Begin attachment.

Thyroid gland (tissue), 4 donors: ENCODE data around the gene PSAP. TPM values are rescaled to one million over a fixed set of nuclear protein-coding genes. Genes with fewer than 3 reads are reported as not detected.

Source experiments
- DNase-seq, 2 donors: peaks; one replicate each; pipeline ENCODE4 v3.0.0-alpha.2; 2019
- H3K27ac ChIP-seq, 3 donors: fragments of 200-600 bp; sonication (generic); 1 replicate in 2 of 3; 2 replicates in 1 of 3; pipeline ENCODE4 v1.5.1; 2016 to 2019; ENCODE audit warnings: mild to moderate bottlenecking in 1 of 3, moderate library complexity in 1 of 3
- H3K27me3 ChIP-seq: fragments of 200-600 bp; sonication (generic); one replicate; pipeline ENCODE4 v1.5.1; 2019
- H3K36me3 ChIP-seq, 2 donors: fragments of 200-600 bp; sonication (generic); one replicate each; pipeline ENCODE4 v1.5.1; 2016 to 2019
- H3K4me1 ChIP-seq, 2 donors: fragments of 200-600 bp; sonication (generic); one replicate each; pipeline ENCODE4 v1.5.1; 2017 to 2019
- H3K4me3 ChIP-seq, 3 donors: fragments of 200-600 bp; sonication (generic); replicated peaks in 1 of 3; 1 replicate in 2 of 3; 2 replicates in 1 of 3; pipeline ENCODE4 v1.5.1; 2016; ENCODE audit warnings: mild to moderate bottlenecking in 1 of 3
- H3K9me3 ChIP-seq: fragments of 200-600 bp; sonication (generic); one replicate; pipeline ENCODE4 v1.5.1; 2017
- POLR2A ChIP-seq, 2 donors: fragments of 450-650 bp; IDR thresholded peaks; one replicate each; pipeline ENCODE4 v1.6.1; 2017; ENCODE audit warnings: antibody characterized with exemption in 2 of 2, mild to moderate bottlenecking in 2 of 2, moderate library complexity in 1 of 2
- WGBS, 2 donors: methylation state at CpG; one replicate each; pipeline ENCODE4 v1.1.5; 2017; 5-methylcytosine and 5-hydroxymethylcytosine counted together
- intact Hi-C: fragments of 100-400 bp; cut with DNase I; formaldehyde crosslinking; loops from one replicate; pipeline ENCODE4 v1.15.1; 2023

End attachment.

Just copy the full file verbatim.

Thyroid gland (tissue), 4 donors: ENCODE data around the gene PSAP. TPM values are rescaled to one million over a fixed set of nuclear protein-coding genes. Genes with fewer than 3 reads are reported as not detected.

Source experiments
- DNase-seq, 2 donors: peaks; one replicate each; pipeline ENCODE4 v3.0.0-alpha.2; 2019
- H3K27ac ChIP-seq, 3 donors: fragments of 200-600 bp; sonication (generic); 1 replicate in 2 of 3; 2 replicates in 1 of 3; pipeline ENCODE4 v1.5.1; 2016 to 2019; ENCODE audit warnings: mild to moderate bottlenecking in 1 of 3, moderate library complexity in 1 of 3
- H3K27me3 ChIP-seq: fragments of 200-600 bp; sonication (generic); one replicate; pipeline ENCODE4 v1.5.1; 2019
- H3K36me3 ChIP-seq, 2 donors: fragments of 200-600 bp; sonication (generic); one replicate each; pipeline ENCODE4 v1.5.1; 2016 to 2019
- H3K4me1 ChIP-seq, 2 donors: fragments of 200-600 bp; sonication (generic); one replicate each; pipeline ENCODE4 v1.5.1; 2017 to 2019
- H3K4me3 ChIP-seq, 3 donors: fragments of 200-600 bp; sonication (generic); replicated peaks in 1 of 3; 1 replicate in 2 of 3; 2 replicates in 1 of 3; pipeline ENCODE4 v1.5.1; 2016; ENCODE audit warnings: mild to moderate bottlenecking in 1 of 3
- H3K9me3 ChIP-seq: fragments of 200-600 bp; sonication (generic); one replicate; pipeline ENCODE4 v1.5.1; 2017
- POLR2A ChIP-seq, 2 donors: fragments of 450-650 bp; IDR thresholded peaks; one replicate each; pipeline ENCODE4 v1.6.1; 2017; ENCODE audit warnings: antibody characterized with exemption in 2 of 2, mild to moderate bottlenecking in 2 of 2, moderate library complexity in 1 of 2
- WGBS, 2 donors: methylation state at CpG; one replicate each; pipeline ENCODE4 v1.1.5; 2017; 5-methylcytosine and 5-hydroxymethylcytosine counted together
- intact Hi-C: fragments of 100-400 bp; cut with DNase I; formaldehyde crosslinking; loops from one replicate; pipeline ENCODE4 v1.15.1; 2023